Athletic development: The strategic plan for sports


Photo by LFA Communications

Lake Forest Academy’s Varisty Field Hockey Team featuring new coach, Greta Kullby.

Mimi Osborne and Connor Drobny

   Whether it has been implementing a new focus on female athletics or installing more serious coaching requirements, Lake Forest Academy’s athletic department has undergone significant changes over the past year—all for the betterment of the students.

   The requirements to become a coach are far more rigorous than before. In past years, any member of the LFA faculty who was interested in coaching had the opportunity to work with their desired sports team. However, now varsity head coaches must become certified (through their respective athletic federation) to head coach a varsity team. Examples of representative federations are, according to Madeley, “…USA Hockey, USATF is for track and field, and soccer has the USA Soccer Federation.” The certification program often entails completing an online portion and then moving into tailored clinics run by previously certified coaches. Madeley underscored that he is “hiring good people who are qualified to work with students.” Furthermore, Madeley said in regards to students, “You can be a great athlete, but if I bring you here and you are not getting good coaching, then I am not doing any favors.” The benefit of this arrangement is faculty who want to coach, but are not certified, can still coach non-varsity teams and be an assistant coach on varsity teams. Madeley hopes the coaches will “want to get to the masters level…It’s the same as a student coming into LFA and knowing that all their teachers aspire to be the best at their discipline. I want the same in my varsity coaches.” Madeley has described “no pushback” by non-certified coaching faculty, demonstrating their commitment to becoming the best coaches possible. 

   While the athletic department has always held a strong emphasis on female sports, the changes made over the past few months have particularly demonstrated this. The department has implemented many changes to girls’ athletics in order to showcase the capabilities of female athletes. Alexis Venechanos, the new Associate Athletic Director, said, “It’s getting more girls exposed to sports they don’t know about.” LFA not only wants students to pursue new athletic interests, but also revel in sports in which they find themselves adroit. To help accomplish this, Madeley brought in four new coaches—Greta Kullby, Alexis Venechanos, Izzy Huntington, and Sarah Taylor—to elevate the level of experience given to female athletes. Kullby played Division Ⅰ field hockey at Lafayette College, Venechanos played Division Ⅰ lacrosse at Maryland, Huntington played Division ⅠⅠ volleyball at Davenport University, and Taylor’s tennis career is world-renowned, quite literally, being ranked 68th globally at the peak of her career. Taylor and Venechanos are also LFA faculty members working as a science teacher, teaching AP Psychology, and Associate Athletic Director respectively. The shift currently emphasizing female athletics occurred because, according to Madeley, girls athletics was in prior years, “always put on the backburner.” However, he now hopes to showcase that “this is who we are.”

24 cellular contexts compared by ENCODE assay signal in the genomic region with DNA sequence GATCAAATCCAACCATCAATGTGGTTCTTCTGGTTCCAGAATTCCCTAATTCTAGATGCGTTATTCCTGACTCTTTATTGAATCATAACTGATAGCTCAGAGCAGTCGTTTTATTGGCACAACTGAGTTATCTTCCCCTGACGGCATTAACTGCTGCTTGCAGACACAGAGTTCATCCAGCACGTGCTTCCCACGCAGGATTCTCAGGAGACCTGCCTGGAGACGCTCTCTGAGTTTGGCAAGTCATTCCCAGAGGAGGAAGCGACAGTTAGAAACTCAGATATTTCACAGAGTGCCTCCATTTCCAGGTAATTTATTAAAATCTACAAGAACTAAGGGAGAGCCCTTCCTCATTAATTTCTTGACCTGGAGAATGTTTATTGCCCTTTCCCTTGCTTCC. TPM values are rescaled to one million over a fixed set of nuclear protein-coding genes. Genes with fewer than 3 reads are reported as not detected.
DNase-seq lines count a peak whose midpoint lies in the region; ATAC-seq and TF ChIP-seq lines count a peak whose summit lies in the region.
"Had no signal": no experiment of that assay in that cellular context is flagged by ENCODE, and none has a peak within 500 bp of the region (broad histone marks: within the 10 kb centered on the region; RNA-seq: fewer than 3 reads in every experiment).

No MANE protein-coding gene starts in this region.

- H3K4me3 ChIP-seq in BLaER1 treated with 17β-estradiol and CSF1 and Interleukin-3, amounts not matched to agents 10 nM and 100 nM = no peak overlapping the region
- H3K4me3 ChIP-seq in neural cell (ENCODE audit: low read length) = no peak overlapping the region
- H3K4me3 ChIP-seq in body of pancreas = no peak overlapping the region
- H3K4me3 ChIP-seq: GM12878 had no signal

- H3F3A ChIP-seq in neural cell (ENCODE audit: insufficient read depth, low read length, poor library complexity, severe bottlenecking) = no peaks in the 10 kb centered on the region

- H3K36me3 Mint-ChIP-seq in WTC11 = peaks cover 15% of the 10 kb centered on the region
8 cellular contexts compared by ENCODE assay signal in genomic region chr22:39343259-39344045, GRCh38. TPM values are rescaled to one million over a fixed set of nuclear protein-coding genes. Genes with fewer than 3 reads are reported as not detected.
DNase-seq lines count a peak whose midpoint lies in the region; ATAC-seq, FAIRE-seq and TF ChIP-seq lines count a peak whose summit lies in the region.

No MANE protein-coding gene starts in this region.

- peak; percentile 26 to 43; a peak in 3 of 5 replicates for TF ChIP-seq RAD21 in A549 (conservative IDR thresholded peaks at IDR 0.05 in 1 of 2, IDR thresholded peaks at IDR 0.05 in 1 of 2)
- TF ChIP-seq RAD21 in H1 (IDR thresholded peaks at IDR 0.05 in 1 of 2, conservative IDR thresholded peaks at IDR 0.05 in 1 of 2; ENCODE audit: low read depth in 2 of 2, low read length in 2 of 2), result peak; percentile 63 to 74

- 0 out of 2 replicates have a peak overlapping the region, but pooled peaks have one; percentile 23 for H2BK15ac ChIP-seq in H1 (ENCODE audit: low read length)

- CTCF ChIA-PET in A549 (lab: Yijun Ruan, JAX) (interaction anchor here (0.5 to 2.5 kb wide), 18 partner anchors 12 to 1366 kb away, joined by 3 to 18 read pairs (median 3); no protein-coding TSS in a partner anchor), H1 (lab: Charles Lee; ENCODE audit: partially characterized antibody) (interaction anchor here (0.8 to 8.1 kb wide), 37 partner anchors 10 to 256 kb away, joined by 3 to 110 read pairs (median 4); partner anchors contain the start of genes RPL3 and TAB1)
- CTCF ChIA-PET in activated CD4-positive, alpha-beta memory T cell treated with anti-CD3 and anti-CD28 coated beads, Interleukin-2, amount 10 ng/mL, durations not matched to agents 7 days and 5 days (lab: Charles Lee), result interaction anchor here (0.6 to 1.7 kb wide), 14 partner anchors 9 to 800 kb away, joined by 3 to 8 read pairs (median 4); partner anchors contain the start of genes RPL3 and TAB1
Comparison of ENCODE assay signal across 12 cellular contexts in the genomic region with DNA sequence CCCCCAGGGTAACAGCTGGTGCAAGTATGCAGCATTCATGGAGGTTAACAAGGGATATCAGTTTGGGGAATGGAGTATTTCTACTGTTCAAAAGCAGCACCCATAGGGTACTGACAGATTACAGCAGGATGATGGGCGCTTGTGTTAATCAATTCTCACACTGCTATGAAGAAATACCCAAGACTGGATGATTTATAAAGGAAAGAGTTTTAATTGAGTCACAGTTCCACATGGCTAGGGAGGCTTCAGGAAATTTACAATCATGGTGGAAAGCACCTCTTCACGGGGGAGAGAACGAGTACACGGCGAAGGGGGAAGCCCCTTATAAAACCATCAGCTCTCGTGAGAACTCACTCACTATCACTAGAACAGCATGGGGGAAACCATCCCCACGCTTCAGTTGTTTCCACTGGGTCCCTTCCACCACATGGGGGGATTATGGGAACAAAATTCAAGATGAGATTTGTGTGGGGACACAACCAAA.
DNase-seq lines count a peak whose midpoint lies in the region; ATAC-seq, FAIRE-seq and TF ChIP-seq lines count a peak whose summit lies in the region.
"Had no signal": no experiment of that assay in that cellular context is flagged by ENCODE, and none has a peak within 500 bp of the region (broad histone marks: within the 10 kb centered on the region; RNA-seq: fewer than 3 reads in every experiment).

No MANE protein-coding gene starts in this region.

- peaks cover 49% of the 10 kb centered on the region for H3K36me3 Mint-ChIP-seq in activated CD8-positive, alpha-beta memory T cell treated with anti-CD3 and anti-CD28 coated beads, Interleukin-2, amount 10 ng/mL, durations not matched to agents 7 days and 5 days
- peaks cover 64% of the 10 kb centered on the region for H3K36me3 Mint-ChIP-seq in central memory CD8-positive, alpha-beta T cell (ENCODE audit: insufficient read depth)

The changes began after a meeting that Madeley had with Head of School José De Jesús. Madeley summarized the discussion by stating that it was about “wanting to try something and Mr. De Jesús saying, ‘let’s do it.’” From there, Madeley set himself to work alongside Dave Atas, Head Athletic Trainer, and Pam Dye, Athletic Operations Manager, to draft a strategic plan for moving forward. After many revisions, the plan was sent through an athletic committee composed of various faculty members—who edited it even more—and then finally to Associate Head of School Chris Tennyson, Dean of Faculty Tom Johnson, and De Jesús himself. The plan consists of three main steps: focusing more heavily on female athletics, pride and school spirit, and the potential for a new athletic facility. The plan has already begun to unfold and will continue to be seen in coming years. The changes in the athletic department are, as Madeley noted, “tailored for students” in hopes that the new developments will bring positive outcomes for the LFA community.